06/20/2005: A Better Idea...
Not on Faith Alone by Mario Cuomo is a very good piece on the Stem Cell Research debate with a proposed idea for a better “concensus” to define the “life” beginnings of this clump of cells and not suffering the narrow dictates of a single individual’s personal religious views:
"…But our pluralistic political system adopts rights that arise out of consensus, not the dictates of religious orthodoxy; and if such rights are adopted - approving abortions or financing stem cell research on leftover embryos - they will be the law of the land, even if religious dissenters, through their tax dollars, end up helping to pay for things that they find anathema. Every day Americans who abhor the death penalty, contraceptives, abortions and war are required to pay taxes used in part for purposes they consider offensive. That is part of the price we pay for this uniquely successful democracy.
So far neither Mr. Bush nor religious believers have convinced a majority of Americans that the use of embryonic stem cells inevitably entails the murder of a human being. Most Americans, vividly aware of the millions of tragic victims of Alzheimer's, Parkinson's, cancer and spinal cord injuries, believe that embryonic stem cell research may provide cures. They will demand that Congress act to realize that potential.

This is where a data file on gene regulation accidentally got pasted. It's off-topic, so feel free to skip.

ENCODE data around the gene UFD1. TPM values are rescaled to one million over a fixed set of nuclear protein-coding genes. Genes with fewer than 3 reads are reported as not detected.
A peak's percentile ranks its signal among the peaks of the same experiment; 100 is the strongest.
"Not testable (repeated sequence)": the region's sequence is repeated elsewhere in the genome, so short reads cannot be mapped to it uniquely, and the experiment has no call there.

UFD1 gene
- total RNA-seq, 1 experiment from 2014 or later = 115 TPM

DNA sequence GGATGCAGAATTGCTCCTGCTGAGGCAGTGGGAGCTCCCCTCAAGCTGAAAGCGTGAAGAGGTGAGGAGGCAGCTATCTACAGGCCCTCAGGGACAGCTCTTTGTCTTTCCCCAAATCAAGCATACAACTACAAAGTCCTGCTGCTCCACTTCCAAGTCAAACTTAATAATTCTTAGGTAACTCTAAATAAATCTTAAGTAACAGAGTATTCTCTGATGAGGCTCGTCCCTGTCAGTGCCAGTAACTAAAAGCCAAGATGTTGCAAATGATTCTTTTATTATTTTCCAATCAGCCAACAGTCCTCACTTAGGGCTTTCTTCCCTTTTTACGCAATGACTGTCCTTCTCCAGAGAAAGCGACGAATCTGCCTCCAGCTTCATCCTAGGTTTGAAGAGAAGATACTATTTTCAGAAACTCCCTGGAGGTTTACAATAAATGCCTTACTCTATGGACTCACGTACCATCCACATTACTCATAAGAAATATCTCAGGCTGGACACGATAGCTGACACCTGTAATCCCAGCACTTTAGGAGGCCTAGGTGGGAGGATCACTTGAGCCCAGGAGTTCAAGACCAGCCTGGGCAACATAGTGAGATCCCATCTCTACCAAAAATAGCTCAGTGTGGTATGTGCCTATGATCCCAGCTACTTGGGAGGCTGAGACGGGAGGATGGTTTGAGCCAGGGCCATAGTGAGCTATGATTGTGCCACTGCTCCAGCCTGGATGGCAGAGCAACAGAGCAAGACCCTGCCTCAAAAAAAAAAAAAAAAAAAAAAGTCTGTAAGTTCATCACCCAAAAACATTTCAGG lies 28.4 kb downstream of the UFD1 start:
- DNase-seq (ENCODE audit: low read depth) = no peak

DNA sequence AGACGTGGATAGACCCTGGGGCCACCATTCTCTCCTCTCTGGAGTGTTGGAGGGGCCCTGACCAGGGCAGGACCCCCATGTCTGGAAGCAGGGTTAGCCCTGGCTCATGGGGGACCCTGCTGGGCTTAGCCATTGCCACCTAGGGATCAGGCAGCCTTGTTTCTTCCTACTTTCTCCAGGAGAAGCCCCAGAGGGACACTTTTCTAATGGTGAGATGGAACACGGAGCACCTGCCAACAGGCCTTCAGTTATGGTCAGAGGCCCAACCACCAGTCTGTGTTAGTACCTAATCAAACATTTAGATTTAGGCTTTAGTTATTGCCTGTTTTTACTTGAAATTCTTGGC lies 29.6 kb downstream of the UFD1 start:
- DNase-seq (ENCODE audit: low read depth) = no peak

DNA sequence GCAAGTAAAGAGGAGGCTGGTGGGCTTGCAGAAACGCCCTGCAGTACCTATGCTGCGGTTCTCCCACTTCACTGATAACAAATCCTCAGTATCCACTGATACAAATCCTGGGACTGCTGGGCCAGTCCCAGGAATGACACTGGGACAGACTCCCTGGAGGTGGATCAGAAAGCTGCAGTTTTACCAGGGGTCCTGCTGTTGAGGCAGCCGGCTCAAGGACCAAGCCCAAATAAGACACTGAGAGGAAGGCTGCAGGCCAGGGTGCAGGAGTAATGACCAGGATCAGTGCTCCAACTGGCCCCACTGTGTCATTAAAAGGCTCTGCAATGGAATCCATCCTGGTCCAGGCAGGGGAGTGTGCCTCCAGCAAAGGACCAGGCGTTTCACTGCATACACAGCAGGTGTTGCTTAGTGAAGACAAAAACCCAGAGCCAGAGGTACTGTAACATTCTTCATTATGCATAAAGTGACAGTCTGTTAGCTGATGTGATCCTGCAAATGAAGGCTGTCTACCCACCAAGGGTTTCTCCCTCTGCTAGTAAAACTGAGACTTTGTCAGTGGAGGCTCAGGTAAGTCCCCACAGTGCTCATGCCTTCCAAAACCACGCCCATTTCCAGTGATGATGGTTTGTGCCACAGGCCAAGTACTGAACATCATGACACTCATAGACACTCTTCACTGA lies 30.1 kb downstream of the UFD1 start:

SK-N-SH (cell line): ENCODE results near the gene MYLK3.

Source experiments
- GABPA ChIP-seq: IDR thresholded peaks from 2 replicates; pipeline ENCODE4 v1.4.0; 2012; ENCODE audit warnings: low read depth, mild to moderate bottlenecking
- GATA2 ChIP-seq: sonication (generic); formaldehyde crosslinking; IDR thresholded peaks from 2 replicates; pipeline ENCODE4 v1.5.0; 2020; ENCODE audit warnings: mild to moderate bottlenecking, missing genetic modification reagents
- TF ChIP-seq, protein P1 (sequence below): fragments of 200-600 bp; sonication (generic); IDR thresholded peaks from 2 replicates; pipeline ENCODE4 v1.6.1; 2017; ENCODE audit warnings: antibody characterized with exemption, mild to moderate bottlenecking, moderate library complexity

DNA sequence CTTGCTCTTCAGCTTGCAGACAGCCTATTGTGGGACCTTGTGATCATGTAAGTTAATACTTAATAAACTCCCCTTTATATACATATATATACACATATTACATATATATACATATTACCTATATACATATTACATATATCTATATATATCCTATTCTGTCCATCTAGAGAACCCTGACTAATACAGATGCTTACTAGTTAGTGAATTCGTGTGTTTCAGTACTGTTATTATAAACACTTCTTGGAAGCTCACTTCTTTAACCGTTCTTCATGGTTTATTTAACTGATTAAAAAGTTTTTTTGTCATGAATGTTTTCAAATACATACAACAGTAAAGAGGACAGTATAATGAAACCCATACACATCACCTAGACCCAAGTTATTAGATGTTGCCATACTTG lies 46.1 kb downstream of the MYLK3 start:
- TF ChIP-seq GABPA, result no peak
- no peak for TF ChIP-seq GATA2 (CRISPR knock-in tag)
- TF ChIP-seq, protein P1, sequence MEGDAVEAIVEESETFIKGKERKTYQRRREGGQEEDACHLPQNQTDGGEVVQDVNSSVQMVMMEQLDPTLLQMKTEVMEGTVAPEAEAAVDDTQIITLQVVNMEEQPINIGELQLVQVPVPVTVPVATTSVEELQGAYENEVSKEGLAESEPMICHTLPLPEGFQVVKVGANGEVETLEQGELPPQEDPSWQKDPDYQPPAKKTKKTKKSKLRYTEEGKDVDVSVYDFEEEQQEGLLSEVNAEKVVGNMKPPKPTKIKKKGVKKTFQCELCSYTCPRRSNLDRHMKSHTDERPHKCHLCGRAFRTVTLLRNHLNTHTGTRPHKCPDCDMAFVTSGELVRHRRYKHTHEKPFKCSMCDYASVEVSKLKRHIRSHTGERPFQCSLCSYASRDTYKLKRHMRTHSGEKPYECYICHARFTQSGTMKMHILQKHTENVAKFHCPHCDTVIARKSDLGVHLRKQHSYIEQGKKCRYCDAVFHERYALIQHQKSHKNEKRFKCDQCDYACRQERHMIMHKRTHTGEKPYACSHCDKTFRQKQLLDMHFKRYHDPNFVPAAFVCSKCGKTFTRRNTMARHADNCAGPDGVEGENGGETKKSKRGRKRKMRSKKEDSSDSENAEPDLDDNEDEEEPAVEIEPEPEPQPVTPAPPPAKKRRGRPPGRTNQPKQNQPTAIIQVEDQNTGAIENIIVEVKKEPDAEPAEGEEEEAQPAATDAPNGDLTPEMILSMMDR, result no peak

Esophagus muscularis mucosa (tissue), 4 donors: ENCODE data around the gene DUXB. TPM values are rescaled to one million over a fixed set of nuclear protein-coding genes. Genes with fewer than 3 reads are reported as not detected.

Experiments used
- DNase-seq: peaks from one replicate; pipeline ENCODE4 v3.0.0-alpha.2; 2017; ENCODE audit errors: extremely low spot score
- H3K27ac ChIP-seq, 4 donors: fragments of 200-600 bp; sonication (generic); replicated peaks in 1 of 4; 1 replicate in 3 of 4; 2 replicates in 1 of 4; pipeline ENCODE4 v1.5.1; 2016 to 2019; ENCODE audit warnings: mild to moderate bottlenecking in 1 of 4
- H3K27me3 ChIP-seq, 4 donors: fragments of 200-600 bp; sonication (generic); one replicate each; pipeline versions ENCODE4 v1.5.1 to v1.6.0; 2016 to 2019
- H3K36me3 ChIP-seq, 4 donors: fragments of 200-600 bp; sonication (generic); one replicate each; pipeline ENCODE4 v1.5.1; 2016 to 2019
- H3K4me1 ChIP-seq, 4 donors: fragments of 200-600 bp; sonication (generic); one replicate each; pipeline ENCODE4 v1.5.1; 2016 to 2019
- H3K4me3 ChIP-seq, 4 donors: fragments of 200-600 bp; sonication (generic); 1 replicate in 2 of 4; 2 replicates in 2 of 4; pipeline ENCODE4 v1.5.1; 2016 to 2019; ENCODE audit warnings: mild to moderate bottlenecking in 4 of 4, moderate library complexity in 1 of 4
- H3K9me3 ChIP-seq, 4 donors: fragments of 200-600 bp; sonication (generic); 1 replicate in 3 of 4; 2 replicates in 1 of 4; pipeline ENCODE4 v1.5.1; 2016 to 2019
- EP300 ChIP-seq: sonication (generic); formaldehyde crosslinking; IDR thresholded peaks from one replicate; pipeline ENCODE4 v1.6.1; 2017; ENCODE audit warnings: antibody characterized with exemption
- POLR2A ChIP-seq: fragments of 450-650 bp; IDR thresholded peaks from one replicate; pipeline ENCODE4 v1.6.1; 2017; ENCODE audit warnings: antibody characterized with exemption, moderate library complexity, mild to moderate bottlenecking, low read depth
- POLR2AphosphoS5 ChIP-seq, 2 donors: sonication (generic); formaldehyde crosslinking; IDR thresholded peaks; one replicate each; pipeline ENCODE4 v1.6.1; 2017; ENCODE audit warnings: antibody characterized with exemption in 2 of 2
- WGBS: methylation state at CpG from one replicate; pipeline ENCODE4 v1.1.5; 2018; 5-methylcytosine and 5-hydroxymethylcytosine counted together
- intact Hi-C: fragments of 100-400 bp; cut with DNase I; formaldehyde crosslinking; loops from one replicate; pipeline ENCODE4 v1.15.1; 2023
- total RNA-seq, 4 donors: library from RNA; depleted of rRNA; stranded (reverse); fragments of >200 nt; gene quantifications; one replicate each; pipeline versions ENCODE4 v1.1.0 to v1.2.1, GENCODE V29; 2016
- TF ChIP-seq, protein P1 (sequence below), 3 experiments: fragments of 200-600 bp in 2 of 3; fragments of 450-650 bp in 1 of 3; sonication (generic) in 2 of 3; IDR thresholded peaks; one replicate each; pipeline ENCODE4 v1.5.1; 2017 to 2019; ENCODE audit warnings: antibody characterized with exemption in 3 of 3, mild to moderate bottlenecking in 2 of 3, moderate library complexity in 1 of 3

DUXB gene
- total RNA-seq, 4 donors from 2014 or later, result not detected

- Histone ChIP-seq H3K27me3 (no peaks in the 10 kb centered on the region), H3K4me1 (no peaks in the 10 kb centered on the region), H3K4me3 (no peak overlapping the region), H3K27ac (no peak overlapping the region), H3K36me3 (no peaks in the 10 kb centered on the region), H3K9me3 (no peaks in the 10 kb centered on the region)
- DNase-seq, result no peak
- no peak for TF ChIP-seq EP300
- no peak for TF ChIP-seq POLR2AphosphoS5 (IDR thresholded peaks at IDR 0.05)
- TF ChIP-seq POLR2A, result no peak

If the president vetoes a bill that advances that potential, he will have to provide more than sincere religiosity to prove that human life exists as early as fertilization, a proposition that even the Roman Catholic Church and other religions have historically disputed.
The best way to test that proposition would be to employ a panel of respected scientists, humanists and religious leaders to consider testimony from bioscience experts describing when consciousness first appears, when viability outside the womb usually occurs, and how other religions treat the subject. They would then provide their conclusions to lawmakers.
Such a panel, the Task Force on Life and the Law, has been operating effectively in New York since 1985, devising public policy to address issues like euthanasia, the definition of death, surrogacy births, the withholding and withdrawing of life-sustaining treatment, reproductive technology and other difficult questions generated by rapid advances in medical technology. The panel's decisions on the definition of death, do-not-resuscitate orders and organ and tissue transplants were all adopted by the Legislature.
If indeed such a panel confirms that Dr. Marburger is right and science cannot supply the proof that human life starts at conception, then the president's position is based only on his particular religious faith. If so, the president would be wrong to deny the rest of America that does not share his faith the vast potential benefits of embryonic stem cells.”
Karen on 06.20.05 @ 05:55 AM CST